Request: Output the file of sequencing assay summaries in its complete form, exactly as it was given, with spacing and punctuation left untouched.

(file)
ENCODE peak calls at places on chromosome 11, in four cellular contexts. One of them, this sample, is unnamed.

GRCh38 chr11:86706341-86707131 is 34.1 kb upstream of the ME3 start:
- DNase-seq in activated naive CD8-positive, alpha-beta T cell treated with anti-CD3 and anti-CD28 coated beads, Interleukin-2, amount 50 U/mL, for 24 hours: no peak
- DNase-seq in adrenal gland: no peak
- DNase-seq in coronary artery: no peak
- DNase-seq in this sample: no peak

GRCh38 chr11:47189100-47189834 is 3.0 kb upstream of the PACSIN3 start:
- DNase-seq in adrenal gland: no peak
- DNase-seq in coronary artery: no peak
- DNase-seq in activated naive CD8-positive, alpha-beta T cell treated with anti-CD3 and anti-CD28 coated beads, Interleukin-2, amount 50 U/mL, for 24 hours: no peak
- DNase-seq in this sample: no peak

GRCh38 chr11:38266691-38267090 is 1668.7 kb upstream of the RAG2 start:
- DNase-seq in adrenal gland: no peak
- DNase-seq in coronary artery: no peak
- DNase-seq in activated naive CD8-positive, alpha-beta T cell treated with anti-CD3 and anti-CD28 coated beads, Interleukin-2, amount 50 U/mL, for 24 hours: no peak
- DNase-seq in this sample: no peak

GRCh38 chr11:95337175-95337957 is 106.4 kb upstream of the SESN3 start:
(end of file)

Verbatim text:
ENCODE peak calls at places on chromosome 11, in four cellular contexts. One of them, this sample, is unnamed.

GRCh38 chr11:86706341-86707131 is 34.1 kb upstream of the ME3 start:
- DNase-seq in activated naive CD8-positive, alpha-beta T cell treated with anti-CD3 and anti-CD28 coated beads, Interleukin-2, amount 50 U/mL, for 24 hours: no peak
- DNase-seq in adrenal gland: no peak
- DNase-seq in coronary artery: no peak
- DNase-seq in this sample: no peak

GRCh38 chr11:47189100-47189834 is 3.0 kb upstream of the PACSIN3 start:
- DNase-seq in adrenal gland: no peak
- DNase-seq in coronary artery: no peak
- DNase-seq in activated naive CD8-positive, alpha-beta T cell treated with anti-CD3 and anti-CD28 coated beads, Interleukin-2, amount 50 U/mL, for 24 hours: no peak
- DNase-seq in this sample: no peak

GRCh38 chr11:38266691-38267090 is 1668.7 kb upstream of the RAG2 start:
- DNase-seq in adrenal gland: no peak
- DNase-seq in coronary artery: no peak
- DNase-seq in activated naive CD8-positive, alpha-beta T cell treated with anti-CD3 and anti-CD28 coated beads, Interleukin-2, amount 50 U/mL, for 24 hours: no peak
- DNase-seq in this sample: no peak

GRCh38 chr11:95337175-95337957 is 106.4 kb upstream of the SESN3 start: